Opinion: Do they get tired of being wrong?
At least Judas got 30 pieces of silver. Franklin Graham got a tax cut and the promise of a border wall.
Some may consider it unfair, likening the tragic villain of the Bible to Billy Graham’s controversial son. And no, their sins are not alike. Judas handed Jesus over to his enemies, then killed himself in anguished repentance. Graham is just a fervent supporter of Donald Trump.
But for all the surface dissimilarity of their deeds, the two men are ultimately guilty of the same transgression. Meaning betrayal. And here it must be said in the spirit of Christian humility that Graham is hardly the only one. As flawed and fallible human beings, every Christian at some point betrays Jesus. That’s what forgiveness is for.
But here it also must be said in the spirit of simple truth-telling that white evangelicals like Graham have been particularly prolific — and shameless — in that regard where Trump is concerned. He’s a racist, misogynistic braggart and bully who gloated about sexual assault, apparently cheated on his wife with a porn star, could not name a favorite Bible verse nor correctly pronounce the name of one of the best known books in The Book.
Yet white evangelicals — Graham prominent among them — embraced this swaggering sybarite and accepted him as a Christian. Trump, Graham once told an interviewer, “defends the faith.” Pete Buttigieg? Not so much. Last week, Graham attacked the South Bend mayor and Democratic presidential aspirant in a series of Twitter rants like the following:
“Mayor Buttigieg says he’s a gay Christian. As a Christian I believe the Bible which defines homosexuality as sin, something to be repentant of, not something to be flaunted, praised or politicized. The Bible says marriage is between a man & a woman — not two men, not two women.”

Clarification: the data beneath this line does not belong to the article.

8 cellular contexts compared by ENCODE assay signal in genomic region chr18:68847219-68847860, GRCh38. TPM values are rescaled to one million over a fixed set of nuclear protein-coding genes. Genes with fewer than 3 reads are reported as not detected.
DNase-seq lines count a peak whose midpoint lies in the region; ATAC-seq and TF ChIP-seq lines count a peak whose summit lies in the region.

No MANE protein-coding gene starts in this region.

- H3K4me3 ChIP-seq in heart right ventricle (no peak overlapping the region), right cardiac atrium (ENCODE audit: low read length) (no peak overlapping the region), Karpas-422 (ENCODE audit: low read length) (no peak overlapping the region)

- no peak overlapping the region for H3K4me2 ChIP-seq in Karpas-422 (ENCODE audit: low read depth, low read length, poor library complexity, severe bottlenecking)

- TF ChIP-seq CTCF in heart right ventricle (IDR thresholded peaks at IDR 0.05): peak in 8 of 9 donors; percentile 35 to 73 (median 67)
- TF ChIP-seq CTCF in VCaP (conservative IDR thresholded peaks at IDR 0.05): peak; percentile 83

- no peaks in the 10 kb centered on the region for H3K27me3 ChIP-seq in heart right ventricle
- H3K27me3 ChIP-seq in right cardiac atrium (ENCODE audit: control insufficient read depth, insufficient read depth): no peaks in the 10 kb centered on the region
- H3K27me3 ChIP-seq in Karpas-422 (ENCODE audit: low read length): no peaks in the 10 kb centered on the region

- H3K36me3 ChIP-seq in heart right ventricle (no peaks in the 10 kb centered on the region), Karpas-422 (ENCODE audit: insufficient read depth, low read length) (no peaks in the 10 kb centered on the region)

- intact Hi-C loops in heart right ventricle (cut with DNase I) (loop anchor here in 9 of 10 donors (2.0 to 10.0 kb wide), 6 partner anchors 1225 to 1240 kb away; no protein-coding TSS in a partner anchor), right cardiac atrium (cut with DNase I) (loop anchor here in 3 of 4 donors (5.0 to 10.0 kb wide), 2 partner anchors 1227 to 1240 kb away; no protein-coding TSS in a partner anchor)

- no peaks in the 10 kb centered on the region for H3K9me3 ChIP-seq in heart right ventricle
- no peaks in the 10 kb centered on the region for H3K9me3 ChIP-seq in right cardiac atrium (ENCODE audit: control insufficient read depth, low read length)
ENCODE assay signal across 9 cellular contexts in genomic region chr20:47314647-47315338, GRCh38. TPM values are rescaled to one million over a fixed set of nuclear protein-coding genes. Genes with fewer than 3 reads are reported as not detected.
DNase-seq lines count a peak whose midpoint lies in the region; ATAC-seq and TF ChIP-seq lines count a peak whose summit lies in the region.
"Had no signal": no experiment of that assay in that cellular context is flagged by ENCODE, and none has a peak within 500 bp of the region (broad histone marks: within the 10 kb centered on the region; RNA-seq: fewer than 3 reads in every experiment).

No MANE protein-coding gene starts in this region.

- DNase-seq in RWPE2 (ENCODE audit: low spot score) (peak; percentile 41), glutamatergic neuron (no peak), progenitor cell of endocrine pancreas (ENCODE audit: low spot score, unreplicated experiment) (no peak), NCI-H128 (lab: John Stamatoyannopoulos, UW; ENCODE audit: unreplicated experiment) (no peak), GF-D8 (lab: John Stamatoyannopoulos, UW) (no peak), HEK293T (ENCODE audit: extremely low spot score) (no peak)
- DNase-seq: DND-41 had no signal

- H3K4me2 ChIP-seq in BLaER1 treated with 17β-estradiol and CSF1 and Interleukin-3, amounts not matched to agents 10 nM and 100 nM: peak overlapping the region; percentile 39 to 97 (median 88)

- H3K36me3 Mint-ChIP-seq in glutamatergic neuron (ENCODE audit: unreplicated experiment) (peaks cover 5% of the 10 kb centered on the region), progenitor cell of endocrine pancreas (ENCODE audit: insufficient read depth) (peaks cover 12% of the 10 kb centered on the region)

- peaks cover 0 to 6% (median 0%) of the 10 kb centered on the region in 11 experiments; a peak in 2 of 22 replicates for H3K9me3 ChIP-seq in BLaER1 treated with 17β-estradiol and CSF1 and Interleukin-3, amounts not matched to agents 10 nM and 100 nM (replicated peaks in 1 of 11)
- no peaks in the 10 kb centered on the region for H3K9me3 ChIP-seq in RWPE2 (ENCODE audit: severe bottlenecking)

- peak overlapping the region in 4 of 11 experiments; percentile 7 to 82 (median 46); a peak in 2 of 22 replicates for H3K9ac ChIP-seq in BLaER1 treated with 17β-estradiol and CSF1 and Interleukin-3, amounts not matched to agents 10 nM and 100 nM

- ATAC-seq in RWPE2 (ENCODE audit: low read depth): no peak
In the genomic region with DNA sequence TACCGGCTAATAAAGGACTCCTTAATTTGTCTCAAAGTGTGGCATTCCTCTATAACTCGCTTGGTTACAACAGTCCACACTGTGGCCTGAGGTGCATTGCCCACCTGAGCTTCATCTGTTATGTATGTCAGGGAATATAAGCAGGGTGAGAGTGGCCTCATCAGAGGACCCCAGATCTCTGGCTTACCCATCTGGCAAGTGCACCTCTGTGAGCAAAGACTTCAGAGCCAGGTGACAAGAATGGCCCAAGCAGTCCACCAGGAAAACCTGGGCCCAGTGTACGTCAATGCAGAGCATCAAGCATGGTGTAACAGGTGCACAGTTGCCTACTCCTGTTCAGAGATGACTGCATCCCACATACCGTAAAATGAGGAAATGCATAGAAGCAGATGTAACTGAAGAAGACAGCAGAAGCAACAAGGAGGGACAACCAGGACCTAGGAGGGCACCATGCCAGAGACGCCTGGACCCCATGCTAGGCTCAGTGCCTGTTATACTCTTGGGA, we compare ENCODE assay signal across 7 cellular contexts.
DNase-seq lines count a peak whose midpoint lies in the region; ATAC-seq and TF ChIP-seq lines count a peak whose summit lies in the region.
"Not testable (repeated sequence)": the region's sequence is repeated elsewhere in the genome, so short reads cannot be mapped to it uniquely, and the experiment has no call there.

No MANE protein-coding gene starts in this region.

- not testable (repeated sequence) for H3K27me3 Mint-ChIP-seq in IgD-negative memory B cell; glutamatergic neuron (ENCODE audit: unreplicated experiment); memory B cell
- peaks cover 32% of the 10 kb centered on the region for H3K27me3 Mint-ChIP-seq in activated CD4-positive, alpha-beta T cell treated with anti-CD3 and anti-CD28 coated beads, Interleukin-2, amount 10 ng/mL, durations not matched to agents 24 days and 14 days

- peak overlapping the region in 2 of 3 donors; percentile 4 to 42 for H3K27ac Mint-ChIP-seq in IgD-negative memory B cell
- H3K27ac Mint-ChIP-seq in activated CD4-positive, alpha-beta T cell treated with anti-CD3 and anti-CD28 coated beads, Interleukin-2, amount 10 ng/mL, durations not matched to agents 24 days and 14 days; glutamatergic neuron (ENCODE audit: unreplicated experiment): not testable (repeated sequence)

To spend any time listening to the Trump faithful is to live in perpetual cognitive dissonance. It is to hear Melania complain about cyber bullies or Don Jr. lament the loss of civility and to marvel at their ability to maintain straight faces. And yes, one feels the same when Graham questions Buttigieg’s faith after defending Trump’s.
But one also feels something else: a too-familiar sense of Christianity — white, conservative Christianity, at least — once again standing athwart onrushing change with its hand up yelling, “Stop!” They did it when Martin Luther King preached of his dream, when Betty Friedan decided she’d had enough, when Harvey Milk demanded the right to be. They are doing it again now. And you have to wonder:
Don’t they ever get tired of being wrong? Don’t they ever get tired of being the last ones to get it?
There is no shortage of scholarly exegesis reconciling homosexuality and faith for those who want it — “God and the Gay Christian” by Matthew Vines, for instance. So we won’t litigate that question here. No, the question that bears asking is: In their need for a strongman to make change stop, why were white evangelicals so willing to throw Christ himself aside? The answer may be that they never really knew Him to begin with.
He, after all, told them — told us — to visit the prisoner, welcome the stranger and give to the poor. One does not find those values reflected in the niggardly and narcissistic soul of Donald Trump. In fact, one finds them mocked and, yes, betrayed.
Franklin Graham and other putative Christians have enabled this. In so doing, they backstab the faith they claim. For a tax cut and the promise of a border wall? Maybe they consider that a good price, but they should know there is no such thing.
As Judas would surely agree.
— Leonard Pitts is a Pulitzer Prize-winning columnist for The Miami Herald.